Rents will rise in the future home of Amazon’s second headquarters, according to a study released Wednesday by Zillow, an online real estate company. This “Amazon Effect,” the report states, will raise the price of rent in addition to the already increasing rent costs across the country.
In Boston, the study predicts rents to increase approximately 3.6 percent by the time the headquarters is fully implemented, regardless of Amazon’s decision. If the city is chosen for the second headquarters Zillow expects an additional 1.4 percent rise in rent costs.
The current median rent in the city is $2,371, Aaron Terrazas, a senior economist at Zillow, wrote in an email. Out of the 20 current finalist cities, Boston would see the seventh biggest impact on its rental market, he wrote.
For city that is chosen, Terrazas wrote that local government leaders need to work immediately to make sure they are prepared for an increased number of new workers.
“For any city, 50,000 new jobs isn’t an insignificant change,” Terrazas wrote. “In Boston, rents already take up just over a third of the typical income, so renters may well feel the higher costs.”
Shomon Shamsuddin, a professor of social policy and community development at Tufts University, said the basic concern is that if Amazon places their second headquarters in Boston, there will be a larger demand for housing.
“This increase in demand without a corresponding increase in supply are going to drive up prices,” Shamsuddin said.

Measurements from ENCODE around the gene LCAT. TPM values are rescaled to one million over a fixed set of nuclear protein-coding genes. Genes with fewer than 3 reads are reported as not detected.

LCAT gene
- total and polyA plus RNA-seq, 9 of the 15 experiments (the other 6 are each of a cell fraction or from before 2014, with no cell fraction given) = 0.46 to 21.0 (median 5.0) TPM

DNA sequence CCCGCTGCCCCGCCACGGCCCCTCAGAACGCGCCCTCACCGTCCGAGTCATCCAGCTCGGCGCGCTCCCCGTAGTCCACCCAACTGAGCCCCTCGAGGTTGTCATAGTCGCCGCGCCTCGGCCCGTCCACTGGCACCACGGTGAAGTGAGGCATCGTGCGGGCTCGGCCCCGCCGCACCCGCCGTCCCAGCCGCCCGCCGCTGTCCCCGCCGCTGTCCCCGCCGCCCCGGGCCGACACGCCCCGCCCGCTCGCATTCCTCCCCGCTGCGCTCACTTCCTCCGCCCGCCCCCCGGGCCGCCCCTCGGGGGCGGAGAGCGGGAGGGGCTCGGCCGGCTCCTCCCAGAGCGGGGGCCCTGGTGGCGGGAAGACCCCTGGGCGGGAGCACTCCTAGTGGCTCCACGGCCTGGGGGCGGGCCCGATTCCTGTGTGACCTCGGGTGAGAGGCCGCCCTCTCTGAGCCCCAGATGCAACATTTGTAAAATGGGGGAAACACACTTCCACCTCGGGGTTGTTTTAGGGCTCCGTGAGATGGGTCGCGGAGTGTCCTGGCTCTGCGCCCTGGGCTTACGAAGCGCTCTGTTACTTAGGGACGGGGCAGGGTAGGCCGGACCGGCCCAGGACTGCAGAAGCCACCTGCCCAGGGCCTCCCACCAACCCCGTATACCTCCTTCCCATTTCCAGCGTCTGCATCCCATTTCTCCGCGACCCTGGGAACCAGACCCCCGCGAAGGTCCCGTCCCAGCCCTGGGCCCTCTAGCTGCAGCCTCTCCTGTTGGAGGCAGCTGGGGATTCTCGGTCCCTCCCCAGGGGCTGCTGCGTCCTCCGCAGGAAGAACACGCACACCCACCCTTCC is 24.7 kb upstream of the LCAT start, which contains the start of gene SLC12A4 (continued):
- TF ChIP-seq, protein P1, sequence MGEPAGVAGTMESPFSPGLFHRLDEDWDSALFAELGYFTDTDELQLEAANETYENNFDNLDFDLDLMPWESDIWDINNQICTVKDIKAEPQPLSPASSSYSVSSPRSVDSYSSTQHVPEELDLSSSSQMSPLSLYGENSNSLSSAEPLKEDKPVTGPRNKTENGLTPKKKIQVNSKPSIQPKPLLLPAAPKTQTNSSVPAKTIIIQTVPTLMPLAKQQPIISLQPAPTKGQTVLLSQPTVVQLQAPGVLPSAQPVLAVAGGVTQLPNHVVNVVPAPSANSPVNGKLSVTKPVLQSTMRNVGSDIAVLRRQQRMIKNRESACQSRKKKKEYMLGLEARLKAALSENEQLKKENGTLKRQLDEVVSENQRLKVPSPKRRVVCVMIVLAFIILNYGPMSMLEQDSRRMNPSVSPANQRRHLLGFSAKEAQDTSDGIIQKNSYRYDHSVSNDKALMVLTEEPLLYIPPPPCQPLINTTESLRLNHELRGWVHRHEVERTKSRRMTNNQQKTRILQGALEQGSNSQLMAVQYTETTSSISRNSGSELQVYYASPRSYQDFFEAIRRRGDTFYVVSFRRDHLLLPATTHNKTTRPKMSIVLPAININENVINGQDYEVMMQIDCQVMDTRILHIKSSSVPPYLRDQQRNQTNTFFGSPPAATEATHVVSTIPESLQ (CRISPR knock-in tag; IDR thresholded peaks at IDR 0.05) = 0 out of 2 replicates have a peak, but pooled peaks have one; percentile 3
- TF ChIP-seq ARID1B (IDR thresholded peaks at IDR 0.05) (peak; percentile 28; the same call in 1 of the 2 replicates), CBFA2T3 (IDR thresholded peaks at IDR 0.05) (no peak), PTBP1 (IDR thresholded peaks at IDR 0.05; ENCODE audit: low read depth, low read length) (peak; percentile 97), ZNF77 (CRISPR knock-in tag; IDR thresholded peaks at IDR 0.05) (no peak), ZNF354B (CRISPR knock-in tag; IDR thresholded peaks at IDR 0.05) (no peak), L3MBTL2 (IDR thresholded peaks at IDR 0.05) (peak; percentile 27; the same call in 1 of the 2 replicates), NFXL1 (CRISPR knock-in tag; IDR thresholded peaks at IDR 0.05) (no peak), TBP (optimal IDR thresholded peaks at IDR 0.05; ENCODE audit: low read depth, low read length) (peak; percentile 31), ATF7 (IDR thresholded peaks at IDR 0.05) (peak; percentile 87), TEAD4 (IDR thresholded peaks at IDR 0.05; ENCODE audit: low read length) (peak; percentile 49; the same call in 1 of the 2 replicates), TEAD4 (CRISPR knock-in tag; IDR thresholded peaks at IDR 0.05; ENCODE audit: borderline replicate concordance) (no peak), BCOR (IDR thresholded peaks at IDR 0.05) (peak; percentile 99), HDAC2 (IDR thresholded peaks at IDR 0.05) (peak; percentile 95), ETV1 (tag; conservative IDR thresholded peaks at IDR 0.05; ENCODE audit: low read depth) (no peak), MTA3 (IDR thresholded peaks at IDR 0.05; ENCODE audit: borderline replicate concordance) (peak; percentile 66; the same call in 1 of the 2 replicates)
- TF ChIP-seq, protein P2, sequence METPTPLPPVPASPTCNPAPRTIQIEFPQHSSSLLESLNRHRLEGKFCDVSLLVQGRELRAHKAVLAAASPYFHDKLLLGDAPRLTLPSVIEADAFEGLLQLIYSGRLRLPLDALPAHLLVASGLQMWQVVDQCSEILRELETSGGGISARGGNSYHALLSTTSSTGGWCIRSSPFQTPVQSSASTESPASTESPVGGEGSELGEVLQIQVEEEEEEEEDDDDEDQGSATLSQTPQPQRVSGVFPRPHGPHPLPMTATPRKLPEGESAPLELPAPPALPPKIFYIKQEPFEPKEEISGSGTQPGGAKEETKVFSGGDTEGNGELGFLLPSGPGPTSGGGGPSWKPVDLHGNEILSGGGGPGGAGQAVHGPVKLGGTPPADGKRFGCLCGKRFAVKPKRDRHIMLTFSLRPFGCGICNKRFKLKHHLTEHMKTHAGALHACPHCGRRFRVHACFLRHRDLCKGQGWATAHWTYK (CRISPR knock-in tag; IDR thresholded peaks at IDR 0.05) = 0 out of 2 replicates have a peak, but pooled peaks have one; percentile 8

Lower income families who are already struggling to pay rent could have a bigger burden placed on them if housing increases, Shamsuddin said. The question, he said, is who benefits from this issue and by how much.
“Low income households who are struggling to get by, will they actually benefit from the job increases or will they be pushed out?” he asked.
John Infranca, a law professor at Suffolk University, wrote in an email that due to this, more people would struggle to pay rent, but also that that Boston will see positive consequences if chosen.
“The city more generally would benefit from more, higher paying jobs and potential spillover effects on other businesses in the area,” Infranca wrote.
The possible rent increases from having HQ2 in Boston only showcase part of a bigger issue, Infranca wrote. Regardless of whether it comes to Boston or not, he wrote that more housing needs to be built, which will make the prices of rent cheaper.
Ellie Moscati, 21, who lives in Kenmore, said raising the rent due to HQ2’s presence will greatly affect students.
“A lot of people who live in Boston are students who are making due by bunking in living rooms, splitting studios, and living on the outskirts, far from their school,” Moscati said. “Raising the rent even higher could kick a lot of the student population out of the city and to other areas.”